Truck Driving Beginner Experience

First-year of professional experience as a truck driver

When an aspiring truck driver starts their job in the trucking industry, there is an apprehension about the set of confronting challenges and nature of the job. The beginner truck driver always plans the schedules of duties before stepping with the load on the road. Driving a truck professionally is a totally unanticipated experience because of the obstacles and expectations. There is a lot of uncertainty in operating a commercial vehicle, especially during the first year. This article will solve nervousness and answer every query in concern with the challenges encountered during the first year of truck driving.

What to expect during the first year of truck driving?

It is a privilege to travel on a regular basis and simultaneously make money. The profession of commercial truck driving supports the dream of many aspirants who want to explore, travel and serve the nation. The trucking industry is a fundamental section of every industry like automotive, manufacturing, wholesale, retail, and food industry. The truck drivers who are beginners in the industry during their first year are entitled to an opportunity to travel and experience different parts, cultures, and lifestyles of people and societies all across the nation. Apart from experiencing diverse regions, the drivers can easily develop and strengthen their driving skills. Every industry has positive and negative aspects and especially during the first year of driving a truck professionally, the driver becomes accustomed to every situation.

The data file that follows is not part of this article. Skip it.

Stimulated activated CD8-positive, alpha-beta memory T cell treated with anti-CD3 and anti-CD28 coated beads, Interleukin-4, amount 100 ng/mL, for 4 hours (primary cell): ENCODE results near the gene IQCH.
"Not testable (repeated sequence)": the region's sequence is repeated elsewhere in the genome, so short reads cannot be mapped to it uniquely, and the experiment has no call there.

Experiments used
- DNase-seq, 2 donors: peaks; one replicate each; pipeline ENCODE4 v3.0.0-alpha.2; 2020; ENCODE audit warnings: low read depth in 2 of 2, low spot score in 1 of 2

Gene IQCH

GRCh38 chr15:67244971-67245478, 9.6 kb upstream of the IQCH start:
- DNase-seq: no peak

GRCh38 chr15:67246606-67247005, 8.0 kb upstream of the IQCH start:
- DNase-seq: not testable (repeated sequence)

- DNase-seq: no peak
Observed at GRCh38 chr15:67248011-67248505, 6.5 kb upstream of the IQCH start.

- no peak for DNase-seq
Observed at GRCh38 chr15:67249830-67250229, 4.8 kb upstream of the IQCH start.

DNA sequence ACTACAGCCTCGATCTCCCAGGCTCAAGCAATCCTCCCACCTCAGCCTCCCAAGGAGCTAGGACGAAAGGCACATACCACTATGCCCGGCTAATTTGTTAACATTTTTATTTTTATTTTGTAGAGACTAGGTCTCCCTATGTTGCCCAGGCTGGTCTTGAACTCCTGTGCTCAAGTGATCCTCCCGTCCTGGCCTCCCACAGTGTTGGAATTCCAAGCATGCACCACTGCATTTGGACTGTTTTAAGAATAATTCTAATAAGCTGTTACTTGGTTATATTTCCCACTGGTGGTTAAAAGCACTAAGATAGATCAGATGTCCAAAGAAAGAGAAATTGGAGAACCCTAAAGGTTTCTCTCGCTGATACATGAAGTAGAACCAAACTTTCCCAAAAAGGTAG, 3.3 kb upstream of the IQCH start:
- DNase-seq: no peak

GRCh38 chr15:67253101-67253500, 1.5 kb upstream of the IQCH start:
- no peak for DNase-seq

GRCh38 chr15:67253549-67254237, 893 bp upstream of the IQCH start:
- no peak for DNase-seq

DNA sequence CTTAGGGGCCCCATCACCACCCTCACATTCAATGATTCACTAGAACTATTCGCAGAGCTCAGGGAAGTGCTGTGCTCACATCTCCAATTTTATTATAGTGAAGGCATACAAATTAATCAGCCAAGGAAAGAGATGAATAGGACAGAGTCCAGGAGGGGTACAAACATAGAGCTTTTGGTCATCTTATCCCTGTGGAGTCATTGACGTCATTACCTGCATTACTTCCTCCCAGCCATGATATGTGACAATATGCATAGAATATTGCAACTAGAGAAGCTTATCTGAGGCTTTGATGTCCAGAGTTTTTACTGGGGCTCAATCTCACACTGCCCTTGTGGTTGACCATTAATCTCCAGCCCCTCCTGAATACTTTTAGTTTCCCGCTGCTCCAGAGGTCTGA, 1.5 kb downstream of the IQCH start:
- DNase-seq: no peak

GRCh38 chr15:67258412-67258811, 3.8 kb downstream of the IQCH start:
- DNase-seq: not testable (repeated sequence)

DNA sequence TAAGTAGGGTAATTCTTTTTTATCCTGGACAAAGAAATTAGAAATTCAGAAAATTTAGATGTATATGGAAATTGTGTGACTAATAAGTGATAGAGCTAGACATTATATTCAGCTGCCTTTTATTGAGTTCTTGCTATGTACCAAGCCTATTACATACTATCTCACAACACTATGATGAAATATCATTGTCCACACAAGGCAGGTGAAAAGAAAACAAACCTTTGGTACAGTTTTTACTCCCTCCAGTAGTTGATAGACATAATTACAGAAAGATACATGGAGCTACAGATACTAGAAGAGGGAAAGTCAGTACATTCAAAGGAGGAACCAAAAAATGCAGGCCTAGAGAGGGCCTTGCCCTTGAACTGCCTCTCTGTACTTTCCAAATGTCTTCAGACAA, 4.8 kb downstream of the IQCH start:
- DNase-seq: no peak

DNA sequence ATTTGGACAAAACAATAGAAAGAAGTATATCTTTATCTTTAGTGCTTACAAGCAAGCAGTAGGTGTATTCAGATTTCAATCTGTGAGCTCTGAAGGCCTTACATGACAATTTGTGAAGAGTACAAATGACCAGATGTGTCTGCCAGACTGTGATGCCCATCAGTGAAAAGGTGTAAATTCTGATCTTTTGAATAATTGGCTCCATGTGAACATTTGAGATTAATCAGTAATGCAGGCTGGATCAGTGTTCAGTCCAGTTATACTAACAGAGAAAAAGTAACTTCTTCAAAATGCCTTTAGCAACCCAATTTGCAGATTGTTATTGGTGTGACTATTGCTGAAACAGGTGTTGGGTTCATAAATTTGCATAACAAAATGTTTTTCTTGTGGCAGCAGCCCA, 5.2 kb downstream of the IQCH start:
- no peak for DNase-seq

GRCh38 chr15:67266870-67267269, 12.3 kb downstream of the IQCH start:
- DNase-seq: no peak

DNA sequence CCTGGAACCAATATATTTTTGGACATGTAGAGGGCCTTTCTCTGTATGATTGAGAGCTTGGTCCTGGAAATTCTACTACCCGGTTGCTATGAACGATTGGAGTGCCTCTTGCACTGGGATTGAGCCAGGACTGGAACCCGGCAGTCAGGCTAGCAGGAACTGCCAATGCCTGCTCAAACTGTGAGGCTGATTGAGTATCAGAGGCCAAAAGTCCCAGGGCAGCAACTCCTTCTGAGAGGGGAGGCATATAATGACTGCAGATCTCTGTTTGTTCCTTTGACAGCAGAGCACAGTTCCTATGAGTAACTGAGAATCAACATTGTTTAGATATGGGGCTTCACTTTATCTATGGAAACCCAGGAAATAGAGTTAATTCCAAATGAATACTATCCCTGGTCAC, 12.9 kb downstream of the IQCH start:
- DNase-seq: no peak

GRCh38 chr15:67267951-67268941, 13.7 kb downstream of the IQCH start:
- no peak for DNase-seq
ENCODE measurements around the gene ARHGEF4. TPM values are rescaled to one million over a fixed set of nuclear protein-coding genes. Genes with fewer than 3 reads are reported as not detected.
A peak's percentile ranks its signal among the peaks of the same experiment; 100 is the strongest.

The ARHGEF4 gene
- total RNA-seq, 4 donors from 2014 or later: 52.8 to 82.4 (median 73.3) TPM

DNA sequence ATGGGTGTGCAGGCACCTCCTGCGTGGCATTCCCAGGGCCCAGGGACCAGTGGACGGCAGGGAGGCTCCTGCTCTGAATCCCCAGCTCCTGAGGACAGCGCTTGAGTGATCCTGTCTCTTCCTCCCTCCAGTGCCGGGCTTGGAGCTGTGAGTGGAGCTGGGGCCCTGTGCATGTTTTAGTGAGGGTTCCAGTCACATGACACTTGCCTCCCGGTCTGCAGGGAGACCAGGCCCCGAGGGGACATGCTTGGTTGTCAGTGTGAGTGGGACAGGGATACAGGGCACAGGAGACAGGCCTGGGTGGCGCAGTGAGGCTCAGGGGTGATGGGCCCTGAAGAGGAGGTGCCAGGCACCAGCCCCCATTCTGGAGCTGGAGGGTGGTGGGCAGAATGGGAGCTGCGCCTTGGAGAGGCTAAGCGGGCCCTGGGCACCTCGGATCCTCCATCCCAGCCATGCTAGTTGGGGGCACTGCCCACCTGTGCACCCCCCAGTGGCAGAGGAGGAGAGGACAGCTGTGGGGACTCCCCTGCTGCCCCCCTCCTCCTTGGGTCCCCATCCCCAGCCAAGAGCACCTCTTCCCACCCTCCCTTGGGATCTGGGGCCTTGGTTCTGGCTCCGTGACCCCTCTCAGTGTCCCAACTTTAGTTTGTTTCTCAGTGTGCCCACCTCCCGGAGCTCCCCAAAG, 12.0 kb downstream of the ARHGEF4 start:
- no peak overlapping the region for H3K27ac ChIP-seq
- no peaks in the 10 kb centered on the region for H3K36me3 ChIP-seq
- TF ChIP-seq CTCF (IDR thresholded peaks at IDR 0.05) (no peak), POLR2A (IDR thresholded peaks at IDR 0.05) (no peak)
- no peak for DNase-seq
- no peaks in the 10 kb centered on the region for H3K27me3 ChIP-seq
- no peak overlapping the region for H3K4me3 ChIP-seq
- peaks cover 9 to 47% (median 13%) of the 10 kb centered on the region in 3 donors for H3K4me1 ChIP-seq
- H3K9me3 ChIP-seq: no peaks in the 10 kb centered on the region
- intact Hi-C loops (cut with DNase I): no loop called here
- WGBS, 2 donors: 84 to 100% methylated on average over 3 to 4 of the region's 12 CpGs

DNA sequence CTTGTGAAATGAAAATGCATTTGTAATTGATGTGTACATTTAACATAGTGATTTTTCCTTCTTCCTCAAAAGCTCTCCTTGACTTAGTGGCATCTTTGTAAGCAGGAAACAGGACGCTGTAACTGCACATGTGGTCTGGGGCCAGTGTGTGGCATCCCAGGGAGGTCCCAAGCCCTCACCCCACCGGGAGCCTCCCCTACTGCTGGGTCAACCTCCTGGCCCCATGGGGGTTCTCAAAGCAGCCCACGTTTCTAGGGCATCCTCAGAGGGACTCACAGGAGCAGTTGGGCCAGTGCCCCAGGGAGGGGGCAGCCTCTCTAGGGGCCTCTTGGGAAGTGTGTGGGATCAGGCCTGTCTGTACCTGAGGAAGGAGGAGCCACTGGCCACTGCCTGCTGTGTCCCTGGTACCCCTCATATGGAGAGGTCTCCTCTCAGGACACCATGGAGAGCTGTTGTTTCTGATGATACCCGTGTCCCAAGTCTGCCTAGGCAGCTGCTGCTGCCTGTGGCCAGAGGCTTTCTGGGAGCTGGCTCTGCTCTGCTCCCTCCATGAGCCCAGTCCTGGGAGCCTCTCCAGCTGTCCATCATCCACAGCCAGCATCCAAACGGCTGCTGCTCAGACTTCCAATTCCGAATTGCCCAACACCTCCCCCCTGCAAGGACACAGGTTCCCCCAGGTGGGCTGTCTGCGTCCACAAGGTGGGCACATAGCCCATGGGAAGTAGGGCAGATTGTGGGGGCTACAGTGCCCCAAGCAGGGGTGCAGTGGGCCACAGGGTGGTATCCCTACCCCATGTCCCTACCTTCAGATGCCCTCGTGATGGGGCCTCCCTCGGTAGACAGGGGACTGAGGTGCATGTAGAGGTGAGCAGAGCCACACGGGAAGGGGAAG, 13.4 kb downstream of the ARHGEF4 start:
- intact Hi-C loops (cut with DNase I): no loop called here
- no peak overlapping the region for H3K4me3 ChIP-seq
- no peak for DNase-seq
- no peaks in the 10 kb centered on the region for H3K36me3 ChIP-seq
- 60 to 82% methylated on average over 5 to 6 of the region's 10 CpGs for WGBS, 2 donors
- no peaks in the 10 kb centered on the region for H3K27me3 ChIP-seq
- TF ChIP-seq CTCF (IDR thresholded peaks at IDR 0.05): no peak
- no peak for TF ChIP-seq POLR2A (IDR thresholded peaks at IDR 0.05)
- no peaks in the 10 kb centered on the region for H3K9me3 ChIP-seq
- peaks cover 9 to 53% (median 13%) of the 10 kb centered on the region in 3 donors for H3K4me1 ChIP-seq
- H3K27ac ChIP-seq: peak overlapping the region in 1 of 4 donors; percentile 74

Common Challenges faced during the first year of truck driving:

  1. Over the road (OTR) professional drivers’ jobs are considered more of a lifestyle than a job. The truck drivers are always on the road for a minimum of 300 days around the year. The lifestyle of truck drivers doesn’t privilege them from seeing their family and spouses for long periods of time. Many truck drivers return home after 2-3 weeks from their work.
  2. The days can commence really early. It is the tendency of drivers to start their job as soon as the sun hits the horizon. While other drivers prefer driving at night. The over-the-road (OTR) truck drivers don’t have any starting or ending hours. The beginner drivers receive instructions from their logistic dispatch office. The dispatch office is responsible for planning the schedule of pick-up, drops off, and route estimation for the driver.
  3. The beginner truck driver is expected to work only up to 70 hours over a period of 7-8 days. It is mandatory to take a 34 hours off-duty break before getting back on the road. The 70- hour limit could be easily reached by working for 14 hours a day. In such an instance, the driver needs to take a 10-hour break before starting their hours of service.  
  4. Some logistics companies pay their drivers on an hourly basis, while other drivers are paid according to the miles they have covered. Even if the routes are not linear, the paid miles are calculated in accordance with the distance traveled from point A to point B. The salary in the case of paid miles is invariable because if the miles are greater, more will be the salary of the driver. The drivers can get appraisals or better pay if they are willing to haul oversize freight or hazardous materials. The employer pays in consonance with every load that is being picked up or delivered for the respective lane.